Chapter 4 provides a nice introduction and description of Test-Driven and Behavior-Driven Development, and talks a little about the Acceptance Test automation tool Cucumber, before chapter 5 goes into some more detail about Cucumber-Chef (don’t worry if you haven’t heard about this before, the book tells you all you need to know to get started, but for now let’s just say it does for infrastructure what Cucumber does for code).
I couldn't find the logo for cucumber-chef, so here's a picture of a cucumber...
Chapter 5 introduces us to the Amazon EC2 Web Service. It shows you how to get setup with a personal account (which is nice and easy), because you’ll need it to work through the examples that follow! This is one of the things that I like most about this book, it’s a practical guide, it’s as if the author knew (which he obviously did) that his target readers are the types of people who like to get stuck in and do stuff. Chapter 5 finishes off with instructions on installing Chef and using a couple of the built-in tasks.
Recipes, Roles and Cookbooks
It’s chapter 6 and time for a worked example using cucumber-chef. This is where we first meet Recipes, Roles and Cookbooks. First, we learn how to do cucumber style Given, When, Then Acceptance tests, and we start TDDing. This chapter really is about how to apply test-driven development to an operations solution. Requirements are gathered, Acceptance criteria are identified, Acceptance Tests are written (before we actually do any Chef scripting, as per TDD), and we follow the “Red, Green, Refactor” model until we have a working solution. In my copy there’s a glaring mis-print on page 48, where the given, when, then example ends up being “given, when, when” 🙂 Hopefully this’ll get corrected in future editions.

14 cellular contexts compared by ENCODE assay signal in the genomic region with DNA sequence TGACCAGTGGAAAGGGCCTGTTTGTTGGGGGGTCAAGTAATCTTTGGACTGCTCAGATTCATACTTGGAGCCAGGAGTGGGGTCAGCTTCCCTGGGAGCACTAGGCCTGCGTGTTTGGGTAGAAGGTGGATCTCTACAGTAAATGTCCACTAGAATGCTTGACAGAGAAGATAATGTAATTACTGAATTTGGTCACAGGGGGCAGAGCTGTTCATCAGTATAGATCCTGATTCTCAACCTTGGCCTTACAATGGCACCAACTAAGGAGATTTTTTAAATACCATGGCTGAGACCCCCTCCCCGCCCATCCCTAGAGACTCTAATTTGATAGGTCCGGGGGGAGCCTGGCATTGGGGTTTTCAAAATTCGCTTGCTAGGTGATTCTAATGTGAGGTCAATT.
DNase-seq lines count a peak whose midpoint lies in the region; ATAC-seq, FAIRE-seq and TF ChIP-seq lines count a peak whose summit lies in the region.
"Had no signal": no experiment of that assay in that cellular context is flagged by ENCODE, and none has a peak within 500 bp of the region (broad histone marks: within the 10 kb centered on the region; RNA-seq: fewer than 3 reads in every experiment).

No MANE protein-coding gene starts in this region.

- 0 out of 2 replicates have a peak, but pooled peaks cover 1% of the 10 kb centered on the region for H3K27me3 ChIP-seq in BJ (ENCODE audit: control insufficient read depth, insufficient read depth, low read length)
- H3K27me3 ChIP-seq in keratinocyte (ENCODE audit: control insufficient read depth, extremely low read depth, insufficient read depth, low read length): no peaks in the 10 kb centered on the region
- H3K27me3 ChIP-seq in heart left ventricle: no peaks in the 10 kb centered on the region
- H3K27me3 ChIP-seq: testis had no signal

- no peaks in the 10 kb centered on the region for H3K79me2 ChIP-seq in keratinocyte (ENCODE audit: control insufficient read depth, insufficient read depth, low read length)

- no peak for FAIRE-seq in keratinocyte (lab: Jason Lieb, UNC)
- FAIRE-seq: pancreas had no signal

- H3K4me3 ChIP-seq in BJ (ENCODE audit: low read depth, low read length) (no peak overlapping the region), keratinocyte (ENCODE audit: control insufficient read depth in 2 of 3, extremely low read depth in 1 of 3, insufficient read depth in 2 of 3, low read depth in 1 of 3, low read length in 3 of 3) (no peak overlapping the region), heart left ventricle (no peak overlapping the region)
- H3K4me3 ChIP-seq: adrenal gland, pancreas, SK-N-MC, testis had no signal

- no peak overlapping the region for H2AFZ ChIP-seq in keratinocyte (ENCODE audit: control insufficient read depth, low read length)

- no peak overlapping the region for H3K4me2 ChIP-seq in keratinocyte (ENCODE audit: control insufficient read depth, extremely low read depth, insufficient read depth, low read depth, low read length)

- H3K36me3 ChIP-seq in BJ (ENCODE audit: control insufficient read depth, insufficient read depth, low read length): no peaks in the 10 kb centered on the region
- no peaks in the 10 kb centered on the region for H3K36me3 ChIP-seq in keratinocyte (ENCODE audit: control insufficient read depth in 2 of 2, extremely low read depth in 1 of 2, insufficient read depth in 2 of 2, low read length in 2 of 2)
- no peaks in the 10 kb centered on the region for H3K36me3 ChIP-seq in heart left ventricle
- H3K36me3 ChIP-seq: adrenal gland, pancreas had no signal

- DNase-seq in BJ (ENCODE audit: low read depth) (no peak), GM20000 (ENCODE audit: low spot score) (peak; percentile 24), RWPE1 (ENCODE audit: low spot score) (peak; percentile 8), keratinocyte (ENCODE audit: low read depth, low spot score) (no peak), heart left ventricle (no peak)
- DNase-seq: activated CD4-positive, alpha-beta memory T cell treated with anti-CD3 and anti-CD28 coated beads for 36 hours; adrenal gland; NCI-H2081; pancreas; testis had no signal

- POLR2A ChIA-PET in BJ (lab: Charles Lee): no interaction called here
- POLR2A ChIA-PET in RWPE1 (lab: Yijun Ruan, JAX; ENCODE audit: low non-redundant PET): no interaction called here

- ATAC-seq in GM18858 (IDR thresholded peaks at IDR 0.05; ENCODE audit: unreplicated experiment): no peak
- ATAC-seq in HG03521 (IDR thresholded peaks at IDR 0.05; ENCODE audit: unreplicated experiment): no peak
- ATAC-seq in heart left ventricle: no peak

The final chapter underlines how managing our infrastructure as code, and applying the principles of test-driven development can help us increase our quality and reduce the usual risk associated with deploying infrastructure.
This book will serve as a great introduction to Chef for anybody who learns best via hands-on examples. But it’s much more than an introduction to Chef, it’s really about the practice of test-driven development, and about how to apply the principles of TDD to infrastructure management.
Using Chef in itself is a step in the right direction – it allows us to treat infrastructure as code, and this has so many benefits – we can version our configurations much more easily, we can store our configurations in a proper source code management tool, we can deploy configurations sensibly, and so on. And applying TDD principles to your Chef “development” obviously looks like a great idea, it brings with it all the goodness of TDD, and gets us to think in terms of requirements and acceptance criteria before we start building our systems, ensuring that what we produce is fit for purpose.
Even if you don’t follow TDD, or don’t plan to follow TDD for your infrastructure development, this book is still very much well worth the read. The hands-on approach using examples you can actually work with, is refreshing. I’ve probably learned more from working through this little book than I have from reading most other voluminous technical guides.